AN ARCHER sculpture has been installed on the banks of the River Esk near the Roman Bridge in Musselburgh.

The work of art is one of two which now has pride of place in the Honest Toun after a £76,000 cash boost from Tesco.

The other is a giant stainless steel mussel shell, depicting Musselburgh’s history, which was recently put in place at Murdoch Green.

Svetlana Kondakova and Maja Quille, graduates of Edinburgh College of Art, worked on ‘Musselburgh Archer’, a life-size bronze cast of an archer and 12 steel arrows which will create a trail around the town.

In a joint statement, they said: “We hope that the artwork will link the heritage of Musselburgh to the modern day, as well as providing an interactive element of activity for both locals and visitors with the trail.”

The lifesize figure represents layers of local history including the Roman invasion in AD 80, the Battle of Pinkie Cleugh in 1547 and the Musselburgh Silver Arrow, which dates back to 1603 and is claimed to be the oldest sporting trophy in the world still competed for annually.

The artwork will be completed with a series of stainless steel arrows installed at different locations around Musselburgh. They are expected to be installed later this summer and will form a trail around the town to areas of cultural, historical, natural and community significance, supported by a Global Treasure App organised by Musselburgh Area Partnership.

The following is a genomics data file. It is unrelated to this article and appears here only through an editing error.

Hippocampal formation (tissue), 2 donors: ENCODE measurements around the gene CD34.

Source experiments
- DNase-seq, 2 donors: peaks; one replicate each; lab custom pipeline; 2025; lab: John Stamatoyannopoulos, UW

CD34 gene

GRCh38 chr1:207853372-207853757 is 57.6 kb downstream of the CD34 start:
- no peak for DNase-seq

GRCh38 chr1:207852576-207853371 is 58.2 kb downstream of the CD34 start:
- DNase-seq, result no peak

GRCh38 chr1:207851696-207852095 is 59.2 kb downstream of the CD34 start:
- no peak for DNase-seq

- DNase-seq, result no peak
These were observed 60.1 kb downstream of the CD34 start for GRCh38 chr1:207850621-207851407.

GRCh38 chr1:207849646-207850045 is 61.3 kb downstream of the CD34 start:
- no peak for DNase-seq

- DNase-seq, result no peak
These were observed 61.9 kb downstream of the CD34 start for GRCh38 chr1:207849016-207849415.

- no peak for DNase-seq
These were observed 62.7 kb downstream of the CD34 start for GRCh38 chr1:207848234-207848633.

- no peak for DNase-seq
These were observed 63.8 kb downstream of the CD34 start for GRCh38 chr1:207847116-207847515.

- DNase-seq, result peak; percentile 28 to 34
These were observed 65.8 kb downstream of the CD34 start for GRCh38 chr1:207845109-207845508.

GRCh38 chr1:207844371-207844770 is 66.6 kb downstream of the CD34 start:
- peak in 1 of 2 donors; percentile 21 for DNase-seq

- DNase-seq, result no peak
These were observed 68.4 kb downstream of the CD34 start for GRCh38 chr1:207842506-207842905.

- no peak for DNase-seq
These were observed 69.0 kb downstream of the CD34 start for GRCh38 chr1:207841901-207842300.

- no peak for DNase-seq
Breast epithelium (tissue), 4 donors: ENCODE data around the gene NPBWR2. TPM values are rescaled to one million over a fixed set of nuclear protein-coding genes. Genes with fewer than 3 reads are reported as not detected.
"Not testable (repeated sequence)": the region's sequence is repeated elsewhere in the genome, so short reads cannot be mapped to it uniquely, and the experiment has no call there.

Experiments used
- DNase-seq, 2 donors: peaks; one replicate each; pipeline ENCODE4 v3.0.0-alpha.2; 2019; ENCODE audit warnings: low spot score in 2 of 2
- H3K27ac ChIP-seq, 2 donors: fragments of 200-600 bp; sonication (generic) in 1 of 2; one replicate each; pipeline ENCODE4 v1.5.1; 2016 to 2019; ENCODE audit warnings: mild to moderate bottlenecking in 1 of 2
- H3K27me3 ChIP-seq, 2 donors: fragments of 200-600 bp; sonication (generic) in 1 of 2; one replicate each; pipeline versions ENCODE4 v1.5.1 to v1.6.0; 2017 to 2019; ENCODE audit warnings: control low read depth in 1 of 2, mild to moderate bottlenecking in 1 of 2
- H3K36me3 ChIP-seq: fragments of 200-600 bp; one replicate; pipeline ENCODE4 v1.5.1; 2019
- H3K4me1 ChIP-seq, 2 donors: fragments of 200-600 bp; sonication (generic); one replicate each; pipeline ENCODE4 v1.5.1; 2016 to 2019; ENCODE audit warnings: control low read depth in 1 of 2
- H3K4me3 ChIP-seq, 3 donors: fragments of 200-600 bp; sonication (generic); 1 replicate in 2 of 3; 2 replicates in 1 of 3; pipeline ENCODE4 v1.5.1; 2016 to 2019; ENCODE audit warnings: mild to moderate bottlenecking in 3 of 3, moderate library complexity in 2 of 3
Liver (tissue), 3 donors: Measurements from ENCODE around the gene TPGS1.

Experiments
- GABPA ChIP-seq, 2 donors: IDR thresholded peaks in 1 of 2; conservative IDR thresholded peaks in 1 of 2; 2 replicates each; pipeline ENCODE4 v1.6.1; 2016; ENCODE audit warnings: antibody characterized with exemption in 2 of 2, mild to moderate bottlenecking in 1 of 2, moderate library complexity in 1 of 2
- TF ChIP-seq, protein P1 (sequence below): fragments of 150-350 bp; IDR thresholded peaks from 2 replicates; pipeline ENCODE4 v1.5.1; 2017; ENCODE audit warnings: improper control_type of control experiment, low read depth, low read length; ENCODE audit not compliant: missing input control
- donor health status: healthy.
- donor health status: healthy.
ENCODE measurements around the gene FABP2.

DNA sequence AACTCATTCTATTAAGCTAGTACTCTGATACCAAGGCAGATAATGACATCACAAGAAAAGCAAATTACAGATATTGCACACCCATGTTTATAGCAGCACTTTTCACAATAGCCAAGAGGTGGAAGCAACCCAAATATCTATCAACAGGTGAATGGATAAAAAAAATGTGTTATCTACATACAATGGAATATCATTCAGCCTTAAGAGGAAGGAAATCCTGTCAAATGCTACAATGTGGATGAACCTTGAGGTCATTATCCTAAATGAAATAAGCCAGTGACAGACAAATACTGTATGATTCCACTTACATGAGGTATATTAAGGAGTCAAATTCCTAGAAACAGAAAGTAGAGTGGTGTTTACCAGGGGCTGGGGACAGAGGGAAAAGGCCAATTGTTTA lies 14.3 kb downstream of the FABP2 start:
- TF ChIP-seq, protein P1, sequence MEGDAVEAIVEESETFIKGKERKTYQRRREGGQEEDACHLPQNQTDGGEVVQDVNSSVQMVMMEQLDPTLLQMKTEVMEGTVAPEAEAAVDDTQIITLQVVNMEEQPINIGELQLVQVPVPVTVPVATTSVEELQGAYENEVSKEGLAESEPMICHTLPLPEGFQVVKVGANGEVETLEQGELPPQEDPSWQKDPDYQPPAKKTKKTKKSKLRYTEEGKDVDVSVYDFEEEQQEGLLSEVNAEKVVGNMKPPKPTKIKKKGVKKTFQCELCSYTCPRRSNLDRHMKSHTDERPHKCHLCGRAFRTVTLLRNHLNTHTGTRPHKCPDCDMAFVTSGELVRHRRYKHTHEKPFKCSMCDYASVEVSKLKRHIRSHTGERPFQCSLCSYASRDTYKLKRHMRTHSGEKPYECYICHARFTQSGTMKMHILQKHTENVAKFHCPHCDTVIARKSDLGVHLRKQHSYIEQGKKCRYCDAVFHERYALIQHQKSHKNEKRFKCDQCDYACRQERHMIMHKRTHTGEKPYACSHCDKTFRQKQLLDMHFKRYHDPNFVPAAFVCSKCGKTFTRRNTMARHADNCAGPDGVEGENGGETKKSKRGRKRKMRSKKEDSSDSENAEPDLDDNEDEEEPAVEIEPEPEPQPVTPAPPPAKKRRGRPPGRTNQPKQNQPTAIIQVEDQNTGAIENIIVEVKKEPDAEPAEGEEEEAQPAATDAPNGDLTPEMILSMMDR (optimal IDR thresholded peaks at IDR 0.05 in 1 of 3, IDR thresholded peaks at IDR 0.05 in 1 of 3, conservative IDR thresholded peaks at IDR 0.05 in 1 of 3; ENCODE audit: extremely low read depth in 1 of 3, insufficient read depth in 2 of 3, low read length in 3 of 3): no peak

Councillor Jim Goodfellow, cabinet spokesperson for community wellbeing, said: “This is a striking piece of art that represents so many aspects of local history. Residents of Musselburgh and visitors will no doubt appreciate this latest addition to the public art within the community.”

Michael Johnson of Nottinghamshire created ‘The Mussel’ with input from local schoolchildren, and its installation was recently highlighted in the Courier. He has been making artworks for public places since 1991 and has now completed more than 180 commissions for both rural and urban sites throughout the UK and Ireland.

Mr Goodfellow added: “This is a work of outstanding beauty that truly complements the town and its cultural heritage.”

East Lothian Council’s Arts Service formed a working group to select and commission artists to create the new public artwork. The group included representatives from Musselburgh Area Partnership, Musselburgh and Inveresk Community Council, Musselburgh Conservation society, East Lothian Council officers, councillors and other community representatives.

The artists were commissioned to undertake the work, which is being funded by Tesco with £38,000 for each of the two sculptures, as part of East Lothian Council’s Percent for Art Policy.